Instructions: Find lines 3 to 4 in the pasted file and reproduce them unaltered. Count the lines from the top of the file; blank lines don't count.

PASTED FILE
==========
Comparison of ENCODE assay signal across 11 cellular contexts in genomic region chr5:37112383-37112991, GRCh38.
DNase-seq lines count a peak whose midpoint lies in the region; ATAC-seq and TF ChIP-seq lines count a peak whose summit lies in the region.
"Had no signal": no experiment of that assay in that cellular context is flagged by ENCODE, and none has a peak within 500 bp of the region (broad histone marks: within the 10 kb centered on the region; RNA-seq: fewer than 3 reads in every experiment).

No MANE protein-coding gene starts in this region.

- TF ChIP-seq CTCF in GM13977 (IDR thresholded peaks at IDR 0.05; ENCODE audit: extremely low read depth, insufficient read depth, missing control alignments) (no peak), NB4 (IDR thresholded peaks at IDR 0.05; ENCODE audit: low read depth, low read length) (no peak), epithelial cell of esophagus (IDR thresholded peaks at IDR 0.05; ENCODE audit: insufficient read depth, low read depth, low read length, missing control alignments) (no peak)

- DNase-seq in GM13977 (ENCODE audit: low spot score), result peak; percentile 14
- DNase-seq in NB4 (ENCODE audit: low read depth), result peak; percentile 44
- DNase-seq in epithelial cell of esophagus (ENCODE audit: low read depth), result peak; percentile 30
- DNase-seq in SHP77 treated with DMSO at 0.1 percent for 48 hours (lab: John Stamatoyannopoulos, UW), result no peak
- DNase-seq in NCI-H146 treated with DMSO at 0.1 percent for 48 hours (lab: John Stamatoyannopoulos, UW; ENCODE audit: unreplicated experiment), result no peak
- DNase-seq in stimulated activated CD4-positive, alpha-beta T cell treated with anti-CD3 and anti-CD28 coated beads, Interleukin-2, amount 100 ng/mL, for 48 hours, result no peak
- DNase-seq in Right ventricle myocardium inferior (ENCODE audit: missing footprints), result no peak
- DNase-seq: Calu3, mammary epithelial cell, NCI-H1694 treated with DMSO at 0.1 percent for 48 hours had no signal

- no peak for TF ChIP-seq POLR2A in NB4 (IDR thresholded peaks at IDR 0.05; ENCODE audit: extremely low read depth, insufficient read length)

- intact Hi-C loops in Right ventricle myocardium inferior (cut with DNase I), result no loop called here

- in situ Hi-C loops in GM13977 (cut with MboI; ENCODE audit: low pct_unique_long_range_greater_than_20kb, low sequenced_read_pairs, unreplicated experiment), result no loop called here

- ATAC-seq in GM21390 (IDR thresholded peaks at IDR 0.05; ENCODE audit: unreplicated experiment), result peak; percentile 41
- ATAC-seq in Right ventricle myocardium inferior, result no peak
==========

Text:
"Had no signal": no experiment of that assay in that cellular context is flagged by ENCODE, and none has a peak within 500 bp of the region (broad histone marks: within the 10 kb centered on the region; RNA-seq: fewer than 3 reads in every experiment).

No MANE protein-coding gene starts in this region.